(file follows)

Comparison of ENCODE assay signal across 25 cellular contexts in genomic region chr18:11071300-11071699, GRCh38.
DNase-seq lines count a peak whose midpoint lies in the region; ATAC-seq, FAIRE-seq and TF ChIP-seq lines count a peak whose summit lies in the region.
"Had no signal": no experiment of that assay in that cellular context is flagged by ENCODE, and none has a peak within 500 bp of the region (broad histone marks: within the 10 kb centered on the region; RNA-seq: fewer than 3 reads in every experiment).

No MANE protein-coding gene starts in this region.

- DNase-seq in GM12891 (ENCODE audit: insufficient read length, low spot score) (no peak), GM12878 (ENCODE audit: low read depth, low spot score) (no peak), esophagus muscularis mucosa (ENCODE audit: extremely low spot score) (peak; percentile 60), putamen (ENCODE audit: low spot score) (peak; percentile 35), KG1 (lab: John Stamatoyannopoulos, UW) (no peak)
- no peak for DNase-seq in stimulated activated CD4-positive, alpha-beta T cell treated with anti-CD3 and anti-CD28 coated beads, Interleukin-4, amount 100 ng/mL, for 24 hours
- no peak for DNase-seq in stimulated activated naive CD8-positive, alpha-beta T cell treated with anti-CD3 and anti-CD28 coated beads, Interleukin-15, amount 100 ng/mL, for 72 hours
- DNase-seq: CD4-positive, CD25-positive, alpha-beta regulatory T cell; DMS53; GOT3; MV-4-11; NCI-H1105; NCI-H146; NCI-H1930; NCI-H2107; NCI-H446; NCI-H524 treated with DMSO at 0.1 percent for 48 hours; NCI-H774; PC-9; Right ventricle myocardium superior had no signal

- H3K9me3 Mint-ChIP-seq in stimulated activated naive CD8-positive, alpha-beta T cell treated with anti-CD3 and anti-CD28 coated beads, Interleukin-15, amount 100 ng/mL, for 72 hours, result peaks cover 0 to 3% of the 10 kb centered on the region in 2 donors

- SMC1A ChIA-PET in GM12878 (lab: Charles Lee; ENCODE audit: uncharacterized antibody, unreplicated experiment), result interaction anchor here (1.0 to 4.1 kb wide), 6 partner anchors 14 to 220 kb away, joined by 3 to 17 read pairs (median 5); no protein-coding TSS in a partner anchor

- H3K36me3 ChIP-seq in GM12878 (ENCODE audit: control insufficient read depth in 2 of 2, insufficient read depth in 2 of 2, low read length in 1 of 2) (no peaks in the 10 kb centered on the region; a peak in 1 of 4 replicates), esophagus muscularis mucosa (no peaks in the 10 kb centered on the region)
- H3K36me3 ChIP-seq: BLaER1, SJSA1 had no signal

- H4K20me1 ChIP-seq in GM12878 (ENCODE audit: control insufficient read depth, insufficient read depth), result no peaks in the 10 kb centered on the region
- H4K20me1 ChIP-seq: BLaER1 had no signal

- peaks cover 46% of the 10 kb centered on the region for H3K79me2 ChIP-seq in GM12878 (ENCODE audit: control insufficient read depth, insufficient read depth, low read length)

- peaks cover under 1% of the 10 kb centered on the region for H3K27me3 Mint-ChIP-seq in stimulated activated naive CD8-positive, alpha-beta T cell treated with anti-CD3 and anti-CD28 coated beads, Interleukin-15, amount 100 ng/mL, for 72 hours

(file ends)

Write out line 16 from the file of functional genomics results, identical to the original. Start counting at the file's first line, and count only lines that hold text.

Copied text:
- peaks cover under 1% of the 10 kb centered on the region for H3K27me3 Mint-ChIP-seq in stimulated activated naive CD8-positive, alpha-beta T cell treated with anti-CD3 and anti-CD28 coated beads, Interleukin-15, amount 100 ng/mL, for 72 hours